Next year, there are only four senators seeking reelection in states the other party’s presidential candidate won in 2016: Sens. Doug Jones (D-Ala.), Gary PetersGary Charles PetersFBI Agents Association calls on Congress to make 'domestic terrorism' a federal crime Senators renew request for domestic threats documents from FBI, DOJ after shootings Overnight Defense: Dems talk Afghanistan, nukes at Detroit debate | Senate panel advances Hyten nomination | Iranian foreign minister hit with sanctions | Senate confirms UN ambassador MORE (D-Mich.), Cory GardnerCory Scott GardnerPoll: Trump trails three Democrats by 10 points in Colorado The Hill's Campaign Report: Battle for Senate begins to take shape The Hill's Morning Report — Trump and the new Israel-'squad' controversy MORE (R-Colo.) and Susan CollinsSusan Margaret CollinsCook Political Report moves Susan Collins Senate race to 'toss up' The Hill's Morning Report — Trump and the new Israel-'squad' controversy Trump crosses new line with Omar, Tlaib, Israel move MORE (R-Maine).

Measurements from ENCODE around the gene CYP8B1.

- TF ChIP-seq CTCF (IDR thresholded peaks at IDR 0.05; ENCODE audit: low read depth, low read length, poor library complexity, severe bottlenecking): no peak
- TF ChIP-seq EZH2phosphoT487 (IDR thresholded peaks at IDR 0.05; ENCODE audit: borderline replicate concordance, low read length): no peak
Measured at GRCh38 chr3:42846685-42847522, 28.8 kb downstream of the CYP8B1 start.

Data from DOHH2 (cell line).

Republicans hold 53 of the 100 seats in the U.S. Senate, meaning Democrats have to pick up a net of three seats and the White House, or four seats without the presidency, to reclaim control.

Most Democrats believe Jones, elected in a special election against a scandal-plagued candidate, is all but certain to lose his seat, adding another hurdle to their chances.

Where the 2016 Senate map focused on Rust Belt states like Pennsylvania, Wisconsin and New Hampshire, the 2020 battlegrounds will largely be focused in Sun Belt states — states that have traditionally voted Republican in presidential contests, but where changing demographics give Democrats renewed hope.